Monday, March 28, 2016

Grandma's Hands

My Grandmother, Annie Lizzie Hazel (left) sisters Hattie (center) Luala (right)

My Grandmother, Annie Lizzie Hazel was an incredible woman. I know most people think that their grandmothers are great, and I am no exception. Her story has been one of the most powerful influences in my life.

She was from South Carolina originally, but came to settle in Augusta Georgia, where she married, gave birth and raised my mother and her four siblings. Her husband went on to glory one day after suffering a heat stroke while working in their fields. But she had five children to take care of so she did the only thing that she could, she went to work.

 My Grandmother's life wasn't easy, which was the norm at that time. With a fifth grade education, she did what they called back then "days work", now we call them house keepers. She also worked as a cook in a restaurant in Augusta. Yes, yes, yes, my Grandmother could cook! She gave love through her food.

After I got married and became a mother I remember sitting next to my Grandmother on a visit back home and she said to me, "Can you cook?" I very proudly said, "Yes Ma'am, I think I've gotten pretty good." She then asked me, "Can you make rolls?" I said, No Ma'am". She politely then said, "Then you can't cook." We both laughed. A few years later I was at home in my kitchen and I decided to try and make rolls. So of course I call my Grandmother. I asked her to tell me the recipe. She told me that she couldn't tell me, she would have to show me. See I didn't realize at that time that she didn't use recipes, she just knew what to put in and went by the look, smell and feel of things. So I told her the next time I was home, she would have to teach me. She said of course she would...she never got a chance to teach me, the next time that I saw her later that year she was laying in her bed in the Maria Joseph Nursing and Rehabilitation Center in Dayton Ohio. I arrived just in time to be present when she went home to glory. My Grandmother passed in 1999.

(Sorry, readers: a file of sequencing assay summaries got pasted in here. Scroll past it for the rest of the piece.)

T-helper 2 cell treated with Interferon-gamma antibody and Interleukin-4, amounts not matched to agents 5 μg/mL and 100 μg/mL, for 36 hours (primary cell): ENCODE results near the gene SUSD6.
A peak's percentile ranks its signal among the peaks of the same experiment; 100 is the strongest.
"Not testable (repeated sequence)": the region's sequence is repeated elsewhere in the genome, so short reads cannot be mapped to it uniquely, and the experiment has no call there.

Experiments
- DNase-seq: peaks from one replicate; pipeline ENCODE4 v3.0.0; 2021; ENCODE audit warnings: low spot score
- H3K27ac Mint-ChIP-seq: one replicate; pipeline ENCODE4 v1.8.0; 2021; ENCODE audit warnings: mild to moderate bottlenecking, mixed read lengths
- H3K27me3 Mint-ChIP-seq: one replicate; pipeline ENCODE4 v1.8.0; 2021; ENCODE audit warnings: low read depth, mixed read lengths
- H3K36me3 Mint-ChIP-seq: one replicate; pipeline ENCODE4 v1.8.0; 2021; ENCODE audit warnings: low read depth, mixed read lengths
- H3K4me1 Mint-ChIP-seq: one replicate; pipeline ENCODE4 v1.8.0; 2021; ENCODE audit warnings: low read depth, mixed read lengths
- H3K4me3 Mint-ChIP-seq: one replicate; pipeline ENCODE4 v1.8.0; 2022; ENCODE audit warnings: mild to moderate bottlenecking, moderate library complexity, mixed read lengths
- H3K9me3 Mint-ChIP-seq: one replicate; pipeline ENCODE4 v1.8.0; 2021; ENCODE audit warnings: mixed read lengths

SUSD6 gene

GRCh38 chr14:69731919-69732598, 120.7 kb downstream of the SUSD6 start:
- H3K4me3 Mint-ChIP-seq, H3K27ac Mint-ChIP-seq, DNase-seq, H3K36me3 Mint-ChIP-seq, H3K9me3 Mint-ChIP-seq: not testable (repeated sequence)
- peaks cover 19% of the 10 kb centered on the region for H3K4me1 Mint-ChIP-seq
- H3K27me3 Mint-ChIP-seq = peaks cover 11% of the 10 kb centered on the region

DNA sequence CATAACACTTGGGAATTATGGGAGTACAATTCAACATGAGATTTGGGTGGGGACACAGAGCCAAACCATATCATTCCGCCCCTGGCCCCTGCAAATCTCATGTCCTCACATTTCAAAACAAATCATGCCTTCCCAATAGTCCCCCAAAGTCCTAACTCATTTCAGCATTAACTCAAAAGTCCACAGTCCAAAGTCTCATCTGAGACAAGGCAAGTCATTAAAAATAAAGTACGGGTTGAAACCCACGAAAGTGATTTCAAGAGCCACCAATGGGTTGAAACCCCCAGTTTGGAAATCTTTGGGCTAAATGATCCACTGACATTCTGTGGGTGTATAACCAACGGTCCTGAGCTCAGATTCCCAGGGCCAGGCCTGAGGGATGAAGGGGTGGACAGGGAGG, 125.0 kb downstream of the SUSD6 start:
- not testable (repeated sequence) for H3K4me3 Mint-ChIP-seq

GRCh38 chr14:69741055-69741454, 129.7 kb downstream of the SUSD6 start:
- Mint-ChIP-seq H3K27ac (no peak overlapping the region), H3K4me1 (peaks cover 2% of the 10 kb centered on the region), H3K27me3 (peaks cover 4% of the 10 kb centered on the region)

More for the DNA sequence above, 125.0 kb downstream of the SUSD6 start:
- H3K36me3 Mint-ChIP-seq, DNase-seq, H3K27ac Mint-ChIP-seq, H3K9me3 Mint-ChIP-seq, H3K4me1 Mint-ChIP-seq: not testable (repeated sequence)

Fast forward to two weeks ago. I was sitting in my kitchen trying to figure out how I could save money. It's gotten to be expensive to feed a family of six so I try to cut corners anyway that I can. It was if I could hear my Grandmother's voice clear as a bell, "Make some rolls". It made sense, my family eats a good amount of bread and if I could learn to make rolls, surely I could make bread. So I set to the task.

While I was following the recipe that I had found, I thought about Annie, talked to her, and talked to God about her. I miss her every single day. She is by far one of the strongest women that I have been blessed to have known. She did whatever she had to do to make a life for herself and all of children. She taught them not just how to survive, but to live. She taught them how to keep God in front of them, and she taught them how to stick together and love one another. She taught them by example what it was to sacrifice to help make sure that your children had what they needed. But most of all, she taught them how to pray.

My Sister and I spent the weekends with my Grandmother often when we were younger. My mother worked nights as a nurse and my father worked two jobs, as a teacher and at a local restaurant in the kitchen. There wasn't a night that when by that I wouldn't see her kneeling on the floor by her bedside praying. She would thank God for His grace and mercy, she would praise Him, and then she would begin To pray for all of us by name...I have no doubt that her prayers met God's ears, and they helped keep me from many dangers seen and unseen.